Ideally, each smoke test should meet these criteria:
- Tests core features only
- The test should be reproducible indefinitely
- Very fast execution
- Should generate few or no false positives
If you haven’t given it much thought, consider automating your smoke tests. We understand why this may seem to be much easier said than done since many automation efforts are full-blown projects. For non-trivial applications, it’s worth the extra effort. There are many good reasons for automating your smoke testing but the best reason is that tests will run faster, more consistently, and return results automatically. You should aim to complete this set of tests in 5 minutes or less.
Challenges with conventional testing automation
There are many challenges with Selenium and Selenium-based automation projects. As applications continue to increase in complexity, these problems will multiply. It’s no secret that Selenium itself can be glitchy across various browsers types and versions. Many Selenium-based automation projects are brittle, for reasons that are too numerous for us to cover here.
Functionize has solved many of the problems in this space, and we are innovating at a very rapid pace to bring the power of machine to testing automation.
Smoke test maintenance
After creating and automating the smoke test suite, it’s important to keep thinking about the health and relevance of those tests by focusing on:
- Test creation and maintenance.
- Daily execution.
- Assess a penalty on any developer whose contributions fail to pass.
- Consider continuous integration made possible with such as Jenkins or CircleCI.
One of the most important guidelines for smoke testing is that speed is better than wide coverage. Don’t attempt perfection in your first attempt, since this will be a continuous improvement effort. As a start, make a list of normal user tasks and ensure that each task is represented by one or more of the smoke tests. For example, if you were crafting a smoke test for a Shopify e-commerce implementation, you might write your initial test plan as follows:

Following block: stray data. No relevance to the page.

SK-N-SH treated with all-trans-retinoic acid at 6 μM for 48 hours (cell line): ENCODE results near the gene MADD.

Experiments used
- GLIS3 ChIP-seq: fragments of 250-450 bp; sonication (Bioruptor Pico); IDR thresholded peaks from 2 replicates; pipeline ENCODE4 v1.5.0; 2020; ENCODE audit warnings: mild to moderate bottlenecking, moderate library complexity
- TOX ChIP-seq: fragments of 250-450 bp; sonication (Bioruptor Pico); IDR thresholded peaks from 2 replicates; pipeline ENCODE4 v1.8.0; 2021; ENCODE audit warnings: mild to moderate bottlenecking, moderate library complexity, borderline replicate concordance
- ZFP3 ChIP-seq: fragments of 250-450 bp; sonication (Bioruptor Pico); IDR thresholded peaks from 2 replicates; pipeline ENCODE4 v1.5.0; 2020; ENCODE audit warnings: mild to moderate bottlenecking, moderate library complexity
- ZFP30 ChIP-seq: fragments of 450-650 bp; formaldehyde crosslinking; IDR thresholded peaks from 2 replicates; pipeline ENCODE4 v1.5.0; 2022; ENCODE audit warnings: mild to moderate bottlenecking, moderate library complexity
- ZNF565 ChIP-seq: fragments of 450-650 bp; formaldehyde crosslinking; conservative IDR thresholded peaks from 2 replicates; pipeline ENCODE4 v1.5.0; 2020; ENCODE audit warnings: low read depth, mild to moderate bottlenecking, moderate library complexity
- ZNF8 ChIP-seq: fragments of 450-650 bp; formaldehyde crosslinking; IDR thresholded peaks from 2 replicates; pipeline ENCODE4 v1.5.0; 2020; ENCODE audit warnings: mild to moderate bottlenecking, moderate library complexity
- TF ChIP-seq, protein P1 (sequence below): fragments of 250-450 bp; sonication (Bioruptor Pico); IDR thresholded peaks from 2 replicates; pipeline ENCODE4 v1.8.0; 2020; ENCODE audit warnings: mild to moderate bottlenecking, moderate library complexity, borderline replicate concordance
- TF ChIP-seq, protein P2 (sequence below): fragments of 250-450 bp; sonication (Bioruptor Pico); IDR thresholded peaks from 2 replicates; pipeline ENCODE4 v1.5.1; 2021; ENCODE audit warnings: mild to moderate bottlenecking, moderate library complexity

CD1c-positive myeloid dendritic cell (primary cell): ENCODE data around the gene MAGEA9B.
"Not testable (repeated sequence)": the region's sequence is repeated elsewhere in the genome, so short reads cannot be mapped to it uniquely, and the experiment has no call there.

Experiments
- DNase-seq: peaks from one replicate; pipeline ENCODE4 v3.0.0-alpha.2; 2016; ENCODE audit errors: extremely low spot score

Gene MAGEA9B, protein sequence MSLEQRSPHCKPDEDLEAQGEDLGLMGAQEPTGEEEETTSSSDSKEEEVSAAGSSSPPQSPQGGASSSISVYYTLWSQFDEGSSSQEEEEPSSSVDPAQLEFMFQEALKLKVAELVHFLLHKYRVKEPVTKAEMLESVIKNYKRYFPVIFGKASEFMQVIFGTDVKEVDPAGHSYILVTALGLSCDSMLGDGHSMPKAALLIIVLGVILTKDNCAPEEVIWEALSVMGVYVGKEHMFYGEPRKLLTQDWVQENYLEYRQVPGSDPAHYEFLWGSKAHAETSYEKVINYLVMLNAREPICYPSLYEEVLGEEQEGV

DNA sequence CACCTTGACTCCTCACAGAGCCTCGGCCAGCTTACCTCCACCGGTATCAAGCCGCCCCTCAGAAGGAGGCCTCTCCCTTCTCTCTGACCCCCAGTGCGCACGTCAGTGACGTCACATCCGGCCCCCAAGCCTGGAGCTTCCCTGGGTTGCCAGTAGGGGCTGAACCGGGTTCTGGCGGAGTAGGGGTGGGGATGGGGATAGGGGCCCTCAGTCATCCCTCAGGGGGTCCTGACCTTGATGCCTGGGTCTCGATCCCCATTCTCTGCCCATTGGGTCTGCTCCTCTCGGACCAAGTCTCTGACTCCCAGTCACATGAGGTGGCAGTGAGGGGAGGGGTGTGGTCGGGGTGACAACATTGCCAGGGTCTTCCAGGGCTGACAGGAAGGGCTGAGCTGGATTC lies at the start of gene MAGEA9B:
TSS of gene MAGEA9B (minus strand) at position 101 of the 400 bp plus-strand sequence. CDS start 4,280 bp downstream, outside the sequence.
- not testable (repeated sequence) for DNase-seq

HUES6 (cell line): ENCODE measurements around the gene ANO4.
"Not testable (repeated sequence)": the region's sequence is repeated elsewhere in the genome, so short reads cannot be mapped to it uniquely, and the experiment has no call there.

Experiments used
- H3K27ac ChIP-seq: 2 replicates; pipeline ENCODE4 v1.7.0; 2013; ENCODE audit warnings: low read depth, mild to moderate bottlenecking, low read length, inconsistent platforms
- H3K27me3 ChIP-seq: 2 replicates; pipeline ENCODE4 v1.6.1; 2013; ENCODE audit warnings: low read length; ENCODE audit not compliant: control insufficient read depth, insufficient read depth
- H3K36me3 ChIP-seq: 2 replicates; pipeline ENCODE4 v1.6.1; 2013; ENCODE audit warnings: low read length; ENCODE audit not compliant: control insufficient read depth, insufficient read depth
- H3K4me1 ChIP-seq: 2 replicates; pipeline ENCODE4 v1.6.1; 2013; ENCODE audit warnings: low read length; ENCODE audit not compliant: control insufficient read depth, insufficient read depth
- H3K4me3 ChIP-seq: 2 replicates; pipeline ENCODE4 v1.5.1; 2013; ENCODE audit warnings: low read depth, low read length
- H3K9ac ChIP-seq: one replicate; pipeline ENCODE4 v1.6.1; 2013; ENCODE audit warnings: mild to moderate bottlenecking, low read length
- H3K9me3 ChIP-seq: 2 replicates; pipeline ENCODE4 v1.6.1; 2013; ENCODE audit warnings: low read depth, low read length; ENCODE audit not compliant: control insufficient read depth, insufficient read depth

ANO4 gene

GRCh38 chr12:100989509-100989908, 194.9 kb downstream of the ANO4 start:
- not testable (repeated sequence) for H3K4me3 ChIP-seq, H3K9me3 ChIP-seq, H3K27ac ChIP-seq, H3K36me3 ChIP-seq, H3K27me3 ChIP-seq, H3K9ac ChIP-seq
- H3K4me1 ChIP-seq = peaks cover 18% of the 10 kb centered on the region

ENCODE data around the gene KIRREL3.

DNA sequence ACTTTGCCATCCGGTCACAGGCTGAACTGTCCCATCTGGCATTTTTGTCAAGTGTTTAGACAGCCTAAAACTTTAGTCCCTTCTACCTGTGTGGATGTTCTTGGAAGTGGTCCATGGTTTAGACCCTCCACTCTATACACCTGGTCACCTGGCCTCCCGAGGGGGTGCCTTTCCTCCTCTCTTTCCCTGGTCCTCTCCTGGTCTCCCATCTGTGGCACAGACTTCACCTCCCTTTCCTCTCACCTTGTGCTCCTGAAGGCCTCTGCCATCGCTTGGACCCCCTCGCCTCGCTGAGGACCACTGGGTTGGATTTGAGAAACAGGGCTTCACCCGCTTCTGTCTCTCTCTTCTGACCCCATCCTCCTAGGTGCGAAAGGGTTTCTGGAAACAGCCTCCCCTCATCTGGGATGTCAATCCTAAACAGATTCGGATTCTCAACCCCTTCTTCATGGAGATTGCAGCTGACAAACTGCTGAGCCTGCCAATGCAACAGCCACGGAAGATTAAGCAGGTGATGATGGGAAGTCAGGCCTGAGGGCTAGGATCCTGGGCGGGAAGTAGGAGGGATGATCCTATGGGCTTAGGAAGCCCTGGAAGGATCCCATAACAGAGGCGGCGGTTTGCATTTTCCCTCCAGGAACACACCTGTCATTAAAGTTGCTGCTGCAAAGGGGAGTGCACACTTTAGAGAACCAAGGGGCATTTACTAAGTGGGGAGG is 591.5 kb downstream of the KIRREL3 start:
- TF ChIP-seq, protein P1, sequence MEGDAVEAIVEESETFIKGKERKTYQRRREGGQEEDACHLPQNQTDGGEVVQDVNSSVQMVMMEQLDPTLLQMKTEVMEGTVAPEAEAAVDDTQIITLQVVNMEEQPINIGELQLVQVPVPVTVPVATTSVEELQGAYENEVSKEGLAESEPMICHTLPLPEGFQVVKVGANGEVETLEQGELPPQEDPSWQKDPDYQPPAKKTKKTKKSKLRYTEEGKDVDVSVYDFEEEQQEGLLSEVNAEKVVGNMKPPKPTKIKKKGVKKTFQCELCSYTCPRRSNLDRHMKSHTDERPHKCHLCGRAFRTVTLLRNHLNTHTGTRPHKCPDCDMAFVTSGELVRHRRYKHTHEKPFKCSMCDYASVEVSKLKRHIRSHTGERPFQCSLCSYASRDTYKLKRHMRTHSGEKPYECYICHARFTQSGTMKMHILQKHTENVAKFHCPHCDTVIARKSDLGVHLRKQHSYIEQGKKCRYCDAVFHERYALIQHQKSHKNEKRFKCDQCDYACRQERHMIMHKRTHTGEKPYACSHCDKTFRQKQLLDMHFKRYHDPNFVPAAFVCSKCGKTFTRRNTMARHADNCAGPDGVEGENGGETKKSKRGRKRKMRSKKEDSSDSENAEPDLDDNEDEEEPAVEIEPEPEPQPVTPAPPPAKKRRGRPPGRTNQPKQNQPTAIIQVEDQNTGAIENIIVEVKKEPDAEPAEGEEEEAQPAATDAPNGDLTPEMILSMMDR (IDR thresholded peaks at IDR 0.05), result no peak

- Go to home page.
- Register for an account.
- Activate the new account.
- Log in to the account.
- Create a new store.
- Add one item to that store.
- Activate the store.
- Go to the new store and add an item to the shopping cart.
- Go to the cart and start the checkout process.
- Test a payment method and finalize checkout.
This is a good beginning for a smoke test suite. Even when going to go to the trouble of writing Selenium code, this would be fairly easy. The trouble comes in having to configure the browser testing environment, dealing with a new code repository, and other headaches.
By contrast, it would take less than an hour to completely automate a smoke test suite with Functionize.
After you got a solid, fast, automated smoke test suite in place, a good evolution would be to integrate your full suite of tests into a continuous integration (CI) tool—which can automatically initiate the test suites, communicate with alerts, and finalize with reports concerning the results of all tests.